The Ghibli Museum (三鷹の森ジブリ美術館) is a unique museum showcasing the work of the Japanese animation studio Studio Ghibli. It is located in Inokashira Park in Mitaka.
Lovers of Studio Ghibli animation films flock to see this whimsically designed museum, which does not look like a traditional building but a mish mash of various architectural styles. The front is multi-colour with rounded surfaces reminiscent of a fairytale house, but part of the museum is actually beneath ground level and covered with vegetation creating the impression of a hobbit hole. The back of the museum is a courtyard with a vaguely European look blending different Europeans styles, reminding me of Bavaria fused with a hilltop Italian village. The rooftop, reached through an exterior metal spiral staircase and trellis, is a recreation of Laputa complete with the robot and the control cube.
Inside, the museum showcases the art and technology behind Studio Ghibli films, complete with a mock up of a crowded animation studio. There is a catbus room for children to play in, and a theatre shows short animation films (exclusive to the museum). There is a large hall with multiple levels that somehow reminds me of the bathhouse in Spirited Away.
All this means nothing if you are not a fan of the films or have never seen any of the films, but if you have seen at least one there is much to enjoy in this museum. Tickets to the museum must be purchased in advance, either from your travel agent or from a vending machine located in Lawson stores (but you need to understand Japanese).
We visited the museum in 2008, and nine years later in 2017. The museum has not changed much in between visits, which is good, but it also meant we pretty much saw most of it in the first visit and there wasn’t much new to entice us.
Shibuya is a major commercial and retail hub, but also famous for 3 things: Shibuya crossing (the world’s busiest pedestrian crossing), Hachiko the loyal dog, and Shibuya 109 (a fashion mecca for young girls).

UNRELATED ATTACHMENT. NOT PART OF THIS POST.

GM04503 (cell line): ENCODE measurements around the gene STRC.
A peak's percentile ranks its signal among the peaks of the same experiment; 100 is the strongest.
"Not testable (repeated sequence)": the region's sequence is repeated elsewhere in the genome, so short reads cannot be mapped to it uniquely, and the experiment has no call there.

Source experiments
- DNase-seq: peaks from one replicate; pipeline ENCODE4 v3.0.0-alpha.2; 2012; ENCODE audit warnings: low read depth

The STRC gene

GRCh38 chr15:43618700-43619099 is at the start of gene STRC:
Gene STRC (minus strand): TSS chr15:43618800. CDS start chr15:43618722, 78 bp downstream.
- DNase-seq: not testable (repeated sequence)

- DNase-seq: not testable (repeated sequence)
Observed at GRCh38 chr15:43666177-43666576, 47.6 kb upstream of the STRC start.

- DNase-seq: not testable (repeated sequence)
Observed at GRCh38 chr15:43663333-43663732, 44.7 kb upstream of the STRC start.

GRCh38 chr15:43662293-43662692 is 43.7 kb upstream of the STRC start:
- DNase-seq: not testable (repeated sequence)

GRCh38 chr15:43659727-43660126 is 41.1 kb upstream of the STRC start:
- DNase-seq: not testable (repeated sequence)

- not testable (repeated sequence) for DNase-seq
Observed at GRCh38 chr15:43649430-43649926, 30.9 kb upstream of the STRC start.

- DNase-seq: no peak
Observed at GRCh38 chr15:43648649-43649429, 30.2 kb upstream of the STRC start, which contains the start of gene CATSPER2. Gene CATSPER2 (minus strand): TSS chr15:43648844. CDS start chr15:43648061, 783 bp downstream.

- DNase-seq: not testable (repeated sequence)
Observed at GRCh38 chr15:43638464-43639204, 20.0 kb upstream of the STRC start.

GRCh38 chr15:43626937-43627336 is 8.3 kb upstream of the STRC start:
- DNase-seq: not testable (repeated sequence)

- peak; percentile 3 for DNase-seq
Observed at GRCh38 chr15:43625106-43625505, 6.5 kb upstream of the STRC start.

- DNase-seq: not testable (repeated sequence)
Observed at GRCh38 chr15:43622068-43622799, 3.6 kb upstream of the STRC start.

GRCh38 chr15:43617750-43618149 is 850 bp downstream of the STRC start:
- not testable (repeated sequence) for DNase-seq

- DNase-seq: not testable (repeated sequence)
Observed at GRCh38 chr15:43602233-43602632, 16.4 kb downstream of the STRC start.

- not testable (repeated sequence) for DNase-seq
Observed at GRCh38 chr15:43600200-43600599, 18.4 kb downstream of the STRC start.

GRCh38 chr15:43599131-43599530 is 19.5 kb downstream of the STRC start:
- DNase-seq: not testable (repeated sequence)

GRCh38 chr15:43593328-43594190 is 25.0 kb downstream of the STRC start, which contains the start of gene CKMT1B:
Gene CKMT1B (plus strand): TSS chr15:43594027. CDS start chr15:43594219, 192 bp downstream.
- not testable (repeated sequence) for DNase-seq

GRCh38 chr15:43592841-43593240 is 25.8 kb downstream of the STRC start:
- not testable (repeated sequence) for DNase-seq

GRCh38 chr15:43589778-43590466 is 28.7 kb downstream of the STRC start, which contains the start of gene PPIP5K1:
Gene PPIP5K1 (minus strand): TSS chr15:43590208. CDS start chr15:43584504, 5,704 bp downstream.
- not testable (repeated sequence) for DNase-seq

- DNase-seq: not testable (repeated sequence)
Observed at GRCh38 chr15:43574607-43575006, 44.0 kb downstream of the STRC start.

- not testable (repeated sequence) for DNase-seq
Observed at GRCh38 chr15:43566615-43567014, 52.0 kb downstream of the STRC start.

Kamakura is a small town popular with tourists because of attractions such as the Hasedera temple located on a hill with great views of the town, the Great Buddha bronze statue and other temples and shrines.
We discovered the Sasuke Inari Shrine by accident while walking around in Kamakura. A set of bright red torii gates lead up a hill into a shrine full of statues of foxes and fox dwellings with families.
Huis Ten Bosch is a gigantic theme park in Sasebo (near Nagasaki) that is intended to be a mini version of Netherlands, including famous buildings such as the Huis Ten Bosch palace, Stadhuis and the Domtoren.
Kurashiki has a preserved canal area that dates back to the Edo Period, when the city served as an important rice distribution center. In fact, “Kurashiki” roughly translates to “town of storehouses” in reference to the rice storehouses.
Chris Tham is a co-founder of Visual Voyager Pty Ltd, the Principal Voigtländer Ambassador for Mainline Photographics and a Workshop Instructor for Mainline Photo Academy.
She brings over 35 years of experience as a photographer to her role, starting with a Yashica rangefinder belonging to her dad, joining the Photography Club in school, and developing her own photos.
More recently, Chris has been taking photos during her travels, and as a result has experienced some of the most interesting places in the world.
Chris focuses on nature, street, and urban architecture subjects in her photography.